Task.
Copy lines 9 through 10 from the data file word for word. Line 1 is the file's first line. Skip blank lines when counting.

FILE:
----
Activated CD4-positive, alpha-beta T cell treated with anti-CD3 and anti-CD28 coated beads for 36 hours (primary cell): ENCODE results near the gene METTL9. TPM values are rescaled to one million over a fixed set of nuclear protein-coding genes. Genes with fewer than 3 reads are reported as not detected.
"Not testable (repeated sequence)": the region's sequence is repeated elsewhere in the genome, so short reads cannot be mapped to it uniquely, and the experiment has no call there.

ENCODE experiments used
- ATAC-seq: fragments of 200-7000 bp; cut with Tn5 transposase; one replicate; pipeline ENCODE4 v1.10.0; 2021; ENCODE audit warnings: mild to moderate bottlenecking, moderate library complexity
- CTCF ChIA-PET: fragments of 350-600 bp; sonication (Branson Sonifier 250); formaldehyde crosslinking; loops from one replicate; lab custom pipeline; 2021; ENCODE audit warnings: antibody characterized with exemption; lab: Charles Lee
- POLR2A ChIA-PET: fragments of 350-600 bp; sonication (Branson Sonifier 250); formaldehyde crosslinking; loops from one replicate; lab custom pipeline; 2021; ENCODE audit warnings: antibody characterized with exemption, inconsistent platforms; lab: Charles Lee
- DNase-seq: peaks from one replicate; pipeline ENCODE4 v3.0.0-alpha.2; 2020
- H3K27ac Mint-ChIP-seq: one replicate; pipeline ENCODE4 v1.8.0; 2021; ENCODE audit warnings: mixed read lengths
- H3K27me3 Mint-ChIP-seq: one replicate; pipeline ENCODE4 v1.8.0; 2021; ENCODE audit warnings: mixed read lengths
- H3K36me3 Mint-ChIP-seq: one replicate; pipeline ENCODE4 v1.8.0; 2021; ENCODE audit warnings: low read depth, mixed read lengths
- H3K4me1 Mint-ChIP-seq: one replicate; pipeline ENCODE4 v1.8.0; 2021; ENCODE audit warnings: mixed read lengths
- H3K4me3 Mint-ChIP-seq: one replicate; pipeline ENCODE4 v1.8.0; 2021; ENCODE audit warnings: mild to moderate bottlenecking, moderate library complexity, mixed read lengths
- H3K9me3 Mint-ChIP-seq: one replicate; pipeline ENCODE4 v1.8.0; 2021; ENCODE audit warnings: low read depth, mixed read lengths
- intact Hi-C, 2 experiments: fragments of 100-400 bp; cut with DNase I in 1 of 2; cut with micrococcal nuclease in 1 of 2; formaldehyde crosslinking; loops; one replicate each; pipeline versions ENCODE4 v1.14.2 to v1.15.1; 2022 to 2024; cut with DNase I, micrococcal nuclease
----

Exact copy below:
- H3K27me3 Mint-ChIP-seq: one replicate; pipeline ENCODE4 v1.8.0; 2021; ENCODE audit warnings: mixed read lengths
- H3K36me3 Mint-ChIP-seq: one replicate; pipeline ENCODE4 v1.8.0; 2021; ENCODE audit warnings: low read depth, mixed read lengths